May 2010 Archives


A Free Program to Help with Your Writing

So called knowledge work requires clear written communication. Whether you are writing an email, a speech, or an article, you need to write well if you want your message to to be intelligible.

Unfortunately, although computer processing power increases every year, we cannot yet instruct our computers to compose email messages based on verbal commands alone. Eventually this will come, but while we wait, we need good written communication (and plenty of it) to keep the world on track.

So, allow me to share a tip which I have used on and off for several years which has saved me from shipping many typos and missing words in my written work. My writing is far from perfect, but by using this tool I invariably catch mistakes and improve writing clarity.

This tool is a free program called 'Please Read' ( Please Read is a simple text to speech conversion program with a very simple user interface. For the record I should emphasize that I am not in any way affiliated with the company which produces Please Read. I am just a satisfied user.

There are other text to speech programs around and similar utilities built into various operating systems and applications. However, I have used Please Read 2003 for several years and can recommend it as an easy to use and useful program. Of course, where I refer to Please Read you can substitute the text to speech program of your choice.

For Windows users, who want to try Please Read, visit the Please Read site, download and then install Please Read 2003. This is a free download. You will then have a utility program which can convert English text into speech on your Windows Desktop.

Then when you need to check some text, simply copy the text in your authoring program, paste the copy into Please Read 2003 and play your work back to yourself electronically. The fact that the words are spoken with a computer generated voice and with an intonation produced from your text and punctuation alone will give you a very different perspective on your work. Additionally, you will be forced to slow down, because your perception of speech is slower than your reading speed, and you will think of possible tweaks that can be applied to the words.

Generally you will immediately detect missing words which you miss in a traditional editing session because your eyes skip mistakes, reading what you wanted to write, not what you actually wrote. However, your ears immediately detect these problems. You may also find some of the typos which word processors happily let through - because they are correctly spelled words (like two for too, for example), because Please Read supplies the intonation for the words in the speech that it generates.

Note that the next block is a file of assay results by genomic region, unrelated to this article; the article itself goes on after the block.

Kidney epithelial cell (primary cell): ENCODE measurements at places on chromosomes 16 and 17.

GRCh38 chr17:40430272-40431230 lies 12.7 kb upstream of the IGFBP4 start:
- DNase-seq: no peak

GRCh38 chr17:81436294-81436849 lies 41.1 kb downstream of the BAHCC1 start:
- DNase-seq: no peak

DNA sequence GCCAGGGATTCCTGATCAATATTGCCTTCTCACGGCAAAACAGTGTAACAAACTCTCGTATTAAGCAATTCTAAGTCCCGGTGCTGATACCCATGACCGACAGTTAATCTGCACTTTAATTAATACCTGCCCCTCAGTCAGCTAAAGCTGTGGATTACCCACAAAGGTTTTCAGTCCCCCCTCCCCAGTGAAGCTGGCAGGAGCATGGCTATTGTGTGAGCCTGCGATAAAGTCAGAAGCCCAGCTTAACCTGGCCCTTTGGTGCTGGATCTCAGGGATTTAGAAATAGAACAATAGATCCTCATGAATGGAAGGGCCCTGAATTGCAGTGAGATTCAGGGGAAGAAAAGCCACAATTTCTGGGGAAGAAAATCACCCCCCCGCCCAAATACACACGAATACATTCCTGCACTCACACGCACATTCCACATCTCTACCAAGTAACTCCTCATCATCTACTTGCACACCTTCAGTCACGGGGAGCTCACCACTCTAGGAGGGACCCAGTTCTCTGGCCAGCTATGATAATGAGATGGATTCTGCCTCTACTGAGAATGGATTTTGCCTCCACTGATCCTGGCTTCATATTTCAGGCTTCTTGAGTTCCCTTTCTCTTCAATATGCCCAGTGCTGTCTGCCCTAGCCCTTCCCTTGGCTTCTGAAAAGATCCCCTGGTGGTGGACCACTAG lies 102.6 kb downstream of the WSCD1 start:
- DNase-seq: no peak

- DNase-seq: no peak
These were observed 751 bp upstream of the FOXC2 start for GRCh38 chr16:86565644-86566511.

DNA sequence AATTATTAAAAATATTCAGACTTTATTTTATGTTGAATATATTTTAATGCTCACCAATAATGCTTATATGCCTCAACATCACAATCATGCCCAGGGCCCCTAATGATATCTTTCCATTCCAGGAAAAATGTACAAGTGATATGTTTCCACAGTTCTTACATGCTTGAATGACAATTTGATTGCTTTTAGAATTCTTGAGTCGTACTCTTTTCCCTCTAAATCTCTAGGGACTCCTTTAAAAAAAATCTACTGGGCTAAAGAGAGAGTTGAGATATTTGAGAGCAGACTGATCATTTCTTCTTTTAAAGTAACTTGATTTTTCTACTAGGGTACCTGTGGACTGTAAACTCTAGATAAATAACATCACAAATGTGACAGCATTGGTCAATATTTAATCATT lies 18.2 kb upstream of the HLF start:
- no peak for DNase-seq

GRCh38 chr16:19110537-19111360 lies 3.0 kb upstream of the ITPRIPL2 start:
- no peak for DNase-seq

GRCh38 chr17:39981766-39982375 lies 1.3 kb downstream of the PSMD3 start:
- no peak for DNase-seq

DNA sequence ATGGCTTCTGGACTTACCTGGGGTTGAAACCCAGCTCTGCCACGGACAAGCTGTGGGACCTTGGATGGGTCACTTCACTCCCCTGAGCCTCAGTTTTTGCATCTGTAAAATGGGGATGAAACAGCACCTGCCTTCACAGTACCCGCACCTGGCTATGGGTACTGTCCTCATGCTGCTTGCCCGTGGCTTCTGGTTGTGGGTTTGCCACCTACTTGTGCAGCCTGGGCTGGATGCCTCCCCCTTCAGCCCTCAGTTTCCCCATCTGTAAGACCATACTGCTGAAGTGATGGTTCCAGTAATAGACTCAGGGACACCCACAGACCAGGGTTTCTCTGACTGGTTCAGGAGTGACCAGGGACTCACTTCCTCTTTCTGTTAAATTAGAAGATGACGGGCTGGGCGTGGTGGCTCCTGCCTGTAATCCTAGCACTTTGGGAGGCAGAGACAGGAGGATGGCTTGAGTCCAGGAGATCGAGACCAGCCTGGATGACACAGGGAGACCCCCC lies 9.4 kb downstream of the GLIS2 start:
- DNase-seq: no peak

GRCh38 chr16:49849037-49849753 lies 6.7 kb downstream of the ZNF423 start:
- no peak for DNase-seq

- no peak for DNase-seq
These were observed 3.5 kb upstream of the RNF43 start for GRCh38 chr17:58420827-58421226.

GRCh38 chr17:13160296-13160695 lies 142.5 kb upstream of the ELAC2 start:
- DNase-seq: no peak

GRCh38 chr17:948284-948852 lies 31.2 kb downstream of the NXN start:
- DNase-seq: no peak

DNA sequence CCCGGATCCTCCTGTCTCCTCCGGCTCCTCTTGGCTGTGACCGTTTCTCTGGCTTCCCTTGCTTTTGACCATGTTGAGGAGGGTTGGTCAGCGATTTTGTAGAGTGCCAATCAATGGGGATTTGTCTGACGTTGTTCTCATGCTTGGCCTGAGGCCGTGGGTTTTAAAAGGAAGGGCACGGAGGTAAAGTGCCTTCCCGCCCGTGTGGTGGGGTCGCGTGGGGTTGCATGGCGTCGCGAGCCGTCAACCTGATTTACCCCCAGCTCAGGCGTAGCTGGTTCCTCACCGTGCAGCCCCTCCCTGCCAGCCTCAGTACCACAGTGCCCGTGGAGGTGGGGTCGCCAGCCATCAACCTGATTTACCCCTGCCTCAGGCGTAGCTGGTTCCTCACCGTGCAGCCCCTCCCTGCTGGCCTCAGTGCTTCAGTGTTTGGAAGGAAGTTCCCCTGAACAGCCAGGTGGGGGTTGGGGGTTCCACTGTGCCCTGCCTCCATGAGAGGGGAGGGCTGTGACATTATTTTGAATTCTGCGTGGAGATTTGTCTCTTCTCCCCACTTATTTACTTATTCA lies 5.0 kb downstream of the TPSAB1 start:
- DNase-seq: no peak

Using Please Read, you will literally hear problems with your text and grammar just as if you were listening to a speech being made. Generally when listening to the play back of the words, I look away from the screen, so that I am focused on the auditory input alone.

By listening to the text you will be able to detach from your original intentions for the text and hear the text as a whole. So you will be able to determine the overall structure of the piece. Is the overall message captured correctly? Think of a context in which this text might be used verbally and compare how your article sounds. For example, would what you are hearing from Please Read work as a news piece on CNN, ABC or CBS?

Generally for a short piece of text as soon as I hear an error, I stop the play back, make the correction and then restart the play back from the beginning. I find that this works better than generating a list of errors which have to be fixed sequentially.

So Please Read will help you with the basic mechanics of your text, the flow of the text and its overall structure. When you do not have an in-house proof reader or editor, it is a substantial help. And for the record, when I checked this article using Please Read, I found 6 mistakes! Give Please Read a try. I think that you will like it!

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